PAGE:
Five historically black colleges and universities in the United States offer a professional doctorate in law accredited by the American Bar Association. Historically black law schools seek to provide educational opportunities to populations who have been traditionally excluded from the legal profession, especially African-American students.
Howard University School of Law
Howard University School of Law is in Washington, D.C. The university was chartered in 1867, and in 1931 its law program was accredited by the American Bar Association. Howard University School of Law graduated the nation's first black female lawyer in 1872. It is the only historically black law school to be ranked in the third tier by U.S. News & World Report's annual law school rankings. Tuition at this private college costs $24,490 per year as of January 2011.
Thurgood Marshall School of Law, Texas Southern University
The American Bar Association accredited the Thurgood Marshall School of Law in 1949. This historically black law school is a public institution in Houston, Texas. Both the law school and the university itself were started as a result of a lawsuit brought by Heman M. Sweatt, a black man who was refused entry to the University of Texas because of his race. In-state tuition for this fourth-tier law school is $13,235 and out-of-state tuition is $16,985 as of January 2011.
North Carolina Central University School of Law
North Carolina Central University's School of Law was accredited by the American Bar Association in 1950. Located in the thriving college town of Durham, N.C., this historically black law school focuses on meeting the legal needs of under-served people and communities. Tuition for North Carolina residents is $8,097 per year, while non-residents must pay $20,835 as of January 2011. The law school at North Carolina Central University is also considered a fourth-tier institution by U.S. News & World Report.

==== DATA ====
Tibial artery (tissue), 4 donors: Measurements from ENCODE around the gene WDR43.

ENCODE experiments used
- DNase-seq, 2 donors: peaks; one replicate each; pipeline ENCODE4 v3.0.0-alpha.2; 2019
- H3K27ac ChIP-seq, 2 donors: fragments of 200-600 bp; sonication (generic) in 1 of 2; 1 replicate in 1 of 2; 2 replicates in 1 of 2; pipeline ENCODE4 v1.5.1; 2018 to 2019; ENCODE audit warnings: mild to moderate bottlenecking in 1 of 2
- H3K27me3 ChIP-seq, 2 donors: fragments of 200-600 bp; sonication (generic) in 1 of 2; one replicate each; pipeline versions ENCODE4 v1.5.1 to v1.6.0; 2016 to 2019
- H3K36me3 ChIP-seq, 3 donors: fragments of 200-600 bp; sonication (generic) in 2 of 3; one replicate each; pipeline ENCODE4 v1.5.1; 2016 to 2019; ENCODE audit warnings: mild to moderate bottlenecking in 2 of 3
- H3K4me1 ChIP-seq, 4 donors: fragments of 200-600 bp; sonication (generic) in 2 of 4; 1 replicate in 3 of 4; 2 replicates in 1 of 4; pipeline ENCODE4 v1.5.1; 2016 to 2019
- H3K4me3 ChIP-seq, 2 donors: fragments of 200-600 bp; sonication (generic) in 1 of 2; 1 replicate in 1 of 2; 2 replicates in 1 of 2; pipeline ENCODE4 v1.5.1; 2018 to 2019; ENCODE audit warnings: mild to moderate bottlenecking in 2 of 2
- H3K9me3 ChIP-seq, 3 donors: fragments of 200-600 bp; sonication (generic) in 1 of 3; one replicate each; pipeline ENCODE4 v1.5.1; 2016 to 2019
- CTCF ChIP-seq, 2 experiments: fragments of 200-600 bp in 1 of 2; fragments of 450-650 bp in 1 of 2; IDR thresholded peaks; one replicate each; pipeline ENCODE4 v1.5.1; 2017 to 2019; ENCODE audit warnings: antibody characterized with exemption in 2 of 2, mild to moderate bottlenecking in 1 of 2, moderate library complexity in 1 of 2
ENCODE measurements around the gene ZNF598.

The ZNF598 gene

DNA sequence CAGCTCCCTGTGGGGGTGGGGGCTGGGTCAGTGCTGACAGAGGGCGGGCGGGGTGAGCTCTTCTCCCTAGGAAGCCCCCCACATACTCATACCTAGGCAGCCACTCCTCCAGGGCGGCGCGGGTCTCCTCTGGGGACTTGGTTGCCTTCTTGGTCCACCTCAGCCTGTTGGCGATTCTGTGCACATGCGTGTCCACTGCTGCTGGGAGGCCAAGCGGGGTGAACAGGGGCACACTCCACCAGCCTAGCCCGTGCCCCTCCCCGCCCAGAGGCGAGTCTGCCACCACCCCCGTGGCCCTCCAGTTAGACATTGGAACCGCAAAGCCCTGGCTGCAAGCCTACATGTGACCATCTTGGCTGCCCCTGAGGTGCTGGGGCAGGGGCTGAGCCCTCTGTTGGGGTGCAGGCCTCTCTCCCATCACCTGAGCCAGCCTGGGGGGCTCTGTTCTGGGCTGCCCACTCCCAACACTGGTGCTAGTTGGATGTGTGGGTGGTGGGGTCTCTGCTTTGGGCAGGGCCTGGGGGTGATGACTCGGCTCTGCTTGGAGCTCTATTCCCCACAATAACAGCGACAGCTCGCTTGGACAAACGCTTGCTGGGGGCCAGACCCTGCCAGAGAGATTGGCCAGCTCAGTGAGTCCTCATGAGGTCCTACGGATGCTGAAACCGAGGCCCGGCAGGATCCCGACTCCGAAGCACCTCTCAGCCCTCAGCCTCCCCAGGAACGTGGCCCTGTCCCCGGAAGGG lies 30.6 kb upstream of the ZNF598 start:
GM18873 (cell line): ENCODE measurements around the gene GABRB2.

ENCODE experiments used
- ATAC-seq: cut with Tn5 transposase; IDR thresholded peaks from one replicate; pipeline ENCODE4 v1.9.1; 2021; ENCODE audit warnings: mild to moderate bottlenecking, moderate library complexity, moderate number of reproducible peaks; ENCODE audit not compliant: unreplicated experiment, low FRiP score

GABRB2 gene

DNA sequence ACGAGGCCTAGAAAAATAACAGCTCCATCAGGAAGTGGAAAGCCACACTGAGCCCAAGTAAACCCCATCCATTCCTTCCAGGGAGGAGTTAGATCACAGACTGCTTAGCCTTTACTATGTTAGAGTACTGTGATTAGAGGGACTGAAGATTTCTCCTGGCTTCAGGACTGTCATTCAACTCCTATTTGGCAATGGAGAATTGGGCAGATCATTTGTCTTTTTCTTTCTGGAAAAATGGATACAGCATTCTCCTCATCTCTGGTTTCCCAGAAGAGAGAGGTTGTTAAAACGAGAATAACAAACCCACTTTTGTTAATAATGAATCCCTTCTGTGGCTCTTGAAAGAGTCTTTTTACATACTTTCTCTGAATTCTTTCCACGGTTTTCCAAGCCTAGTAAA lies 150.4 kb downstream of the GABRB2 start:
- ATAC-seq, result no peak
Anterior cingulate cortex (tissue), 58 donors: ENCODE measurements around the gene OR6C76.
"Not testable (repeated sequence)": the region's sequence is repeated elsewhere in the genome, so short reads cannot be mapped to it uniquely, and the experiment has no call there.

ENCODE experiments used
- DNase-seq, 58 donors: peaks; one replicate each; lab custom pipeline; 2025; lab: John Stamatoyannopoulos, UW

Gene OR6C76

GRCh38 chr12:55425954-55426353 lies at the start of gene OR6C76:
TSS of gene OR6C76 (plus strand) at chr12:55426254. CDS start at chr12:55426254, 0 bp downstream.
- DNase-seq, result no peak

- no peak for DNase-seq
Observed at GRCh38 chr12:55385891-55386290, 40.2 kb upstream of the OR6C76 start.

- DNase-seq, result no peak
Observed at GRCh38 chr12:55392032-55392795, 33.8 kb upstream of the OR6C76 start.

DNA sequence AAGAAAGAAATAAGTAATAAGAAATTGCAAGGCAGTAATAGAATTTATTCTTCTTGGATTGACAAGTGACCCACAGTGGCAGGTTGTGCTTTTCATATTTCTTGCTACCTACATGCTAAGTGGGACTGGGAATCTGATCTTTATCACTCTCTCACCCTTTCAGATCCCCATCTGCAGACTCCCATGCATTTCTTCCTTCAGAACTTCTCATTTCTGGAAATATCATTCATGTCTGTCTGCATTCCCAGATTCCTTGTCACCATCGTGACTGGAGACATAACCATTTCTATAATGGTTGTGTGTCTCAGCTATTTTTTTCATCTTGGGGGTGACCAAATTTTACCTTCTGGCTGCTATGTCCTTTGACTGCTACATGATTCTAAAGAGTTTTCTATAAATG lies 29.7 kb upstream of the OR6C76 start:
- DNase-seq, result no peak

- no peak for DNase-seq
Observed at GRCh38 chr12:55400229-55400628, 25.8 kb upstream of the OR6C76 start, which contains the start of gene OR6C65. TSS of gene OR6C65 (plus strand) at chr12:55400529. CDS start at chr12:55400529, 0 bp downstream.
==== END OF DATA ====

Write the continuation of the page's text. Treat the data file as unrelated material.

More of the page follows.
Southern University Law Center
Accredited in 1953, Southern University Law Center is in Baton Rouge, La. This fourth-tier historically black law school is recognized for promoting racial and gender diversity alike. Tuition for Louisiana residents is approximately $9,200, while out-of-state tuition is about $14,800 as of January 2011.
Florida A&M University College of Law
In 2004, Florida A&M College of Law became the newest historically black law school to gain American Bar Association accreditation. The College of Law is ranked in the fourth tier of law programs nationwide, and Florida A&M University is the largest historically black institution in the United States in terms of enrollment. Located in Orlando, this law school has in-state tuition of $9,036 and out-of-state tuition of $28,302 as of January 2011.
Jane Schmidt has worked in editing since 2003. She served as an editorial assistant of a literary journal and worked with friends to start and write for a community paper. Schmidt received her Bachelor of Arts in design studies and is pursuing a Master of Public Health from The Ohio State University.